Thursday, October 16, 2008


Kezuroukai in Yoita 1: tatara

I needed this trip to put me back on track with what I like: wood, woodworking, tools and the good craftsmen and women from the woodworking world.

Upon arrival in Nagoya a little after noon, I start helping Mr Sugimura and the copper smith Mr Kunia and son. They were still working on the Inu Jinja, and what a change since I have left 6 months ago.

This kezuroukai was held in Yoita, 与板町, a 5 hrs drive from Nagoya, my base station when I go to Japan. It is a little town of less than 8000 inhabitants, in Niigata prefecture. Yoita hosts several blacksmiths, some very famous in the Japanese woodworking community even abroad in Germany and the USA.


Highlights during this meeting was the tatara, the traditional method to reduce sand iron into steel (it is iron with a small but not negligeable amount of carbon). The tatara was set-up by some university students of the university of Nagaoka. The furnace burnt during 36 hours, and from 18kg of sand iron and more of charcoal, about 5kg of steel was harvested.

The tatara is broken brick by brick

At the end of the demolition process (bricks of each layers are removed with a pick) the treasure iron is here, glowing at a more than 1000 degree Celsius. Demolition takes time, as one has to wait for the charcoal to burn until the level of the lower layer.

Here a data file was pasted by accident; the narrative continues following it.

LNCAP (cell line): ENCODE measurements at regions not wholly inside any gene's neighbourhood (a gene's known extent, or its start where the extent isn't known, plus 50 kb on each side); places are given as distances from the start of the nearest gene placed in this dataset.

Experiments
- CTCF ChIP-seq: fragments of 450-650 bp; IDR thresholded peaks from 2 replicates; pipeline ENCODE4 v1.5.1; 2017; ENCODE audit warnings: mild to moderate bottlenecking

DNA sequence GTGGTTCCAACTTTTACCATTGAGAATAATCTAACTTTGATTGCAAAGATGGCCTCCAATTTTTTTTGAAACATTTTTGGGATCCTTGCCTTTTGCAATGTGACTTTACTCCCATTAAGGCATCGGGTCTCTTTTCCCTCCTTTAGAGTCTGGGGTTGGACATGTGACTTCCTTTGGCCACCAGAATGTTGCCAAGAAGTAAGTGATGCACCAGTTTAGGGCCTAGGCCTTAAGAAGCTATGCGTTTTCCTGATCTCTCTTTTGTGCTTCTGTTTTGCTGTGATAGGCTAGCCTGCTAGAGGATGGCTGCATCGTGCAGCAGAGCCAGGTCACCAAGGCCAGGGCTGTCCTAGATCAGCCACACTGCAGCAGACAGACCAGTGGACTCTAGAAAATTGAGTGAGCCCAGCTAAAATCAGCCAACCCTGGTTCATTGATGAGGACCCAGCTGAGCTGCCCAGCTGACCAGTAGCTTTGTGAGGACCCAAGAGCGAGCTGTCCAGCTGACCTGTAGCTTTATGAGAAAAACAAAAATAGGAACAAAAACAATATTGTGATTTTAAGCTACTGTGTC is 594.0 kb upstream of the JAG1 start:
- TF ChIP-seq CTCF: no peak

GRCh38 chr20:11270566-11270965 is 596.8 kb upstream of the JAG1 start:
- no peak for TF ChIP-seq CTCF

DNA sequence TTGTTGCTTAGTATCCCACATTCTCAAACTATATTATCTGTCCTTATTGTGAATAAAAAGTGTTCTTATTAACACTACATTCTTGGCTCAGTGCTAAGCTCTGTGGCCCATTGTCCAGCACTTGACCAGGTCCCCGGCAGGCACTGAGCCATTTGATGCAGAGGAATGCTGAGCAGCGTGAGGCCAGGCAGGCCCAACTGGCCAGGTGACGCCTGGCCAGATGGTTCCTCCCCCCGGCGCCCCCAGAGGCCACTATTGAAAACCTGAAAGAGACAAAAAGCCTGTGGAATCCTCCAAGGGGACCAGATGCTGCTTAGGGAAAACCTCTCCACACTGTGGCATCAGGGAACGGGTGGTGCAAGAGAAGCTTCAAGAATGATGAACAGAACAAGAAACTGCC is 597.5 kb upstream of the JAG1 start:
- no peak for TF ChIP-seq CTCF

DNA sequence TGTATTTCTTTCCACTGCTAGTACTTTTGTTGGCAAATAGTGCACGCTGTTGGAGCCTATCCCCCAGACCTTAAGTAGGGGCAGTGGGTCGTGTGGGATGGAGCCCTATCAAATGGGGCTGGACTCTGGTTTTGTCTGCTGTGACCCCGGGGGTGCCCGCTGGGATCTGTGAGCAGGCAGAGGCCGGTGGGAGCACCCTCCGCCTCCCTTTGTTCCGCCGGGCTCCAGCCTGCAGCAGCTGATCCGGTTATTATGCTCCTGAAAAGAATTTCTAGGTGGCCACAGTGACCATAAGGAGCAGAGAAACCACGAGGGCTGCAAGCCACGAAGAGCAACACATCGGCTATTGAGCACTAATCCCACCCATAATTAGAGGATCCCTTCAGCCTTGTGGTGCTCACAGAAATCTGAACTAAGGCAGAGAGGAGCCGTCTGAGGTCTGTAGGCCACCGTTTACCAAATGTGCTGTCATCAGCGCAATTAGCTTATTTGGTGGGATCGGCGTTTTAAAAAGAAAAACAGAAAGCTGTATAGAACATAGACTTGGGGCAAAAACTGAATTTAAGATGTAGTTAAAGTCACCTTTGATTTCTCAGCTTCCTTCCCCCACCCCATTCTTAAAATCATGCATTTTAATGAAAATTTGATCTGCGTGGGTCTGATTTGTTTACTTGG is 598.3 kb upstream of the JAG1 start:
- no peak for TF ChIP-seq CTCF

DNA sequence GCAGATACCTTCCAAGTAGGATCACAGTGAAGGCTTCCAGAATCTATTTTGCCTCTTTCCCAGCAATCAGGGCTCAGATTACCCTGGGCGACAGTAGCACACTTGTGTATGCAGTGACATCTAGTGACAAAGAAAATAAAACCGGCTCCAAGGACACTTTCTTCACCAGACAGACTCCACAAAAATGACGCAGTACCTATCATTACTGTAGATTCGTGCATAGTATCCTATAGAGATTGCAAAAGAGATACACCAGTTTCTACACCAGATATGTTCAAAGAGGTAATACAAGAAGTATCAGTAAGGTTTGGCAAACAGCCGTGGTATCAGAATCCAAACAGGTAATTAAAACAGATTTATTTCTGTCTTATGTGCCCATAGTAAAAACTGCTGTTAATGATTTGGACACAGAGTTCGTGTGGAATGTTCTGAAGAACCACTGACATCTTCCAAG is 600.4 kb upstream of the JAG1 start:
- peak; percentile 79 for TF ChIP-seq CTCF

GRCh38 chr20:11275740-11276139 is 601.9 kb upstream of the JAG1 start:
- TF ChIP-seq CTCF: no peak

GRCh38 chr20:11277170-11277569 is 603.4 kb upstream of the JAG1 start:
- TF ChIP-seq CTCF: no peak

The long awaited steel

Though the process of making tamahagane, the precious material used to make high end tools and japanese swords, is the same, parameters involved are different: the heat has to be higher, and the amount of raw material much bigger. The time involved is also doubled. The yield of high grade tamahagane is much lower than the one of iron/steel or lower grade tamahagane.

The treasure iron after a cool down and some cleaning

That's it for now, please don't hesitate to leave some comments, not knowing that someone reads what I post is not encouraging me to write! An email would be nice too, and ask for more photos if you'd like.

I stumbled across your blog while doing research for school. I am envious of the exposure you have to masters of the craft. I hope you will continue posting, I'll continue reading.
I was going to send an email but did not find it on your blog

Just wanted to post so you know that someone is out there reading. I enjoy your blog and encourage you to keep it up!

Do you have any pictures or other information about the sand iron used for this process?
Thanks for your comments and encouragements!

I can be reached at: hinoki dot kuaimu at gmail dot com
remove the spaces and dot means .
I will post more on the latest kezuroukai meeting. I have seen the sand iron, but have no photo to show you. It does look like sand, with a rather coarse grain, brownish. It is wet before being poured in the tatara itself through its chimney.
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